But when I started to write a draft, the logic of reasoning, against my will, brought me to another idea. Indeed, the life from physical view is an interference phenomenon and a living organism can be compared with an interferometer. But this is less important thing. The most important thing is that the ensemble of all living organisms creates a gigantic united interferometer. Elementary particles split in this hyper- interferometer into wave packets and exist simultaneously in a plurality of living beings. Later these wave packets, existing in living creatures, interact with each other and this creates a very complex and perfect interference pattern known as Life.
After I comprehended this, I decided to rewrite the 7th chapter. I removed the paragraphs about interference inside a living organism (just to keep focus on the main things) and focused on the idea of nonlocal connection between all living beings, that existed since the times of conception of Life. My initial concept was that nonlocal connection between a creature and entire Biomass can be breached by reduction, and cannot be restored. This was the spirit of the chapter seven.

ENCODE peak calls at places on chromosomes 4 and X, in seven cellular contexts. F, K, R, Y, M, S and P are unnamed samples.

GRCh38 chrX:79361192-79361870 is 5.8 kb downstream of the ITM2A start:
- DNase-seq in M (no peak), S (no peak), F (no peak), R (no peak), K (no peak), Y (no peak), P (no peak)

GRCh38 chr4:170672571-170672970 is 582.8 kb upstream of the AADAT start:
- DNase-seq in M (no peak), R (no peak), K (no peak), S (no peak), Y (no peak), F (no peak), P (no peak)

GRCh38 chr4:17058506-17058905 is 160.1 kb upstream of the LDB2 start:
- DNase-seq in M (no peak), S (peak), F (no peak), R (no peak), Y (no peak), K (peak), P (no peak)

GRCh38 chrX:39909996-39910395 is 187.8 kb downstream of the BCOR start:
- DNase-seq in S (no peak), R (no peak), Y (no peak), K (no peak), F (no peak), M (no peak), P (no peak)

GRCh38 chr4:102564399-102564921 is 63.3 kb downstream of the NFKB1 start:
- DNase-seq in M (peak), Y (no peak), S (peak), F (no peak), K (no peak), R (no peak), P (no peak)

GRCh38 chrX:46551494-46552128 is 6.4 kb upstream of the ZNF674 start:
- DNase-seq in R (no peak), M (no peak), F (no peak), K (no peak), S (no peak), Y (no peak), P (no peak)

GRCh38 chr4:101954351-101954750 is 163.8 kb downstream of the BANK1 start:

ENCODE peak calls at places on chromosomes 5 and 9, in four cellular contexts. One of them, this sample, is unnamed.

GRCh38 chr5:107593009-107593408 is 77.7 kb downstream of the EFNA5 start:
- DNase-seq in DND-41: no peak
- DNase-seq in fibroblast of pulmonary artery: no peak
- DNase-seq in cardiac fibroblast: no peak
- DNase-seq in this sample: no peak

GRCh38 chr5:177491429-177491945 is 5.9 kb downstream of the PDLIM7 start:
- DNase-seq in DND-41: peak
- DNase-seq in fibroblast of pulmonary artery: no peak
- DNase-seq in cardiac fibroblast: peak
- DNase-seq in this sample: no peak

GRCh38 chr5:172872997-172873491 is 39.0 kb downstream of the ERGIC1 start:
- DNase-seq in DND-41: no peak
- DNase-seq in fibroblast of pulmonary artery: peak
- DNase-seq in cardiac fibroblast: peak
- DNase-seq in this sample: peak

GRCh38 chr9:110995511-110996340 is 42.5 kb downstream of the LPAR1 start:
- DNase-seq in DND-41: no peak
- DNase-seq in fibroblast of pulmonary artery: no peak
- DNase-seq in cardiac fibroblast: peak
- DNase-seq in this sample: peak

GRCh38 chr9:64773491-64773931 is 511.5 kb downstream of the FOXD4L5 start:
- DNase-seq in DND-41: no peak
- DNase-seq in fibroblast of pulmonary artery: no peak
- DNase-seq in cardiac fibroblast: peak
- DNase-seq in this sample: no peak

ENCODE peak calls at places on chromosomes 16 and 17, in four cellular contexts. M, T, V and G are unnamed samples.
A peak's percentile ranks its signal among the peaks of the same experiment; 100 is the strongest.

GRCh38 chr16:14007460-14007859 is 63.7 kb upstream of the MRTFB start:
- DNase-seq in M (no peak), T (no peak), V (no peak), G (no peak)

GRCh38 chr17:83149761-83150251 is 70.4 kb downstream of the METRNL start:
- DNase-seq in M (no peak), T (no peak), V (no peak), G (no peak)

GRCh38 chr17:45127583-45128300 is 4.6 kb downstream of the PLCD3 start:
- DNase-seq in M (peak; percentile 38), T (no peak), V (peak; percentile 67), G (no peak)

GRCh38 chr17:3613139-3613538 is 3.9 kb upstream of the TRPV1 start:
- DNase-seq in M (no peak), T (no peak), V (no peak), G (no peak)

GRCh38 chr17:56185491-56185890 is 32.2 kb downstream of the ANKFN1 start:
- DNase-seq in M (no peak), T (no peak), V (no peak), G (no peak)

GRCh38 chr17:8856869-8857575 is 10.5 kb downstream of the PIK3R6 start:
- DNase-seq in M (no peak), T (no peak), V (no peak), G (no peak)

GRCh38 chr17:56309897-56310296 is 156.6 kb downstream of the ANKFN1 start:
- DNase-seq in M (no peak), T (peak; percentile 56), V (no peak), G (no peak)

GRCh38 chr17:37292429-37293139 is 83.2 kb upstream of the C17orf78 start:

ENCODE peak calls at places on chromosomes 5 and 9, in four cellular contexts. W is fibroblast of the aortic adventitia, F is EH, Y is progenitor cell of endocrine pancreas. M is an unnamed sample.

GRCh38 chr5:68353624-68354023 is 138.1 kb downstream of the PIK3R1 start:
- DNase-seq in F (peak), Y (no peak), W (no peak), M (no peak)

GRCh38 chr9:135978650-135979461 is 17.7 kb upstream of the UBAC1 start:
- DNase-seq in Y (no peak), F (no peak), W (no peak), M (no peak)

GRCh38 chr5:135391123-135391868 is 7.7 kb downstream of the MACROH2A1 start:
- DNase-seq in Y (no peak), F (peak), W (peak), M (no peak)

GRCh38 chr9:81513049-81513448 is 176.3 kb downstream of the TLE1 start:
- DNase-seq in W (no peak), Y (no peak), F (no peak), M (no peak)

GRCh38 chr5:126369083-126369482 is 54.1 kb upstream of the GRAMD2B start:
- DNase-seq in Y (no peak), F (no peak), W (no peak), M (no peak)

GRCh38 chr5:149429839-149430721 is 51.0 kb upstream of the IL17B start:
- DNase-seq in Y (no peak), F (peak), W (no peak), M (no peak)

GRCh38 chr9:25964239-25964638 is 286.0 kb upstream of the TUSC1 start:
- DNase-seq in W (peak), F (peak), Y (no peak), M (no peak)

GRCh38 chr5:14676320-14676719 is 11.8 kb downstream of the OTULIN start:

Now I think that I was partially wrong. It seems more reasonable that the Biomass can restore the broken nonlocal link between living organisms. The Biomass, covering almost entire surface of the planet, is an indivisible whole. But the unanimated nature can also be an indivisible whole. The unanimated world of Earth can form a network of nonlocal links. At least, the nonlocal link that unites all waters of Earth in a whole can be sustained due to circulation of water in nature. The atmosphere of Earth, due to winds, can be sustained in a united quantum state.
When the Biomass interacts with the environment, it picks up the atoms that are not localized in a place, but rather "smeared" over a considerable territory. These atoms after acquisition by the Biomass becomes "live" atoms, that present in many creatures in the form of wave packet. Figuratively speaking, the Biomass breaths in the life into living beings.
From this point of view, the main reason of aging and death of a living organism is not internal process of the collapse of wave packets that transforms a live atom into "dead" one. The main reason is that the Biomass (by some reasons) fails to supply new portions of live atoms.
All living creatures eat food, drink water, and intake air. Any of these processes can fill the living organism with live atoms. Surely, if the Biomass has not barred this process.
Crystallization of this idea moved me to rewriting of the chapter 7, but later I decided to keep as it is and to add these comments. Because the goal of the 7th chapter was not to give a full and comprehensive account of the new idea (this is too early for that), but to give only a general outline.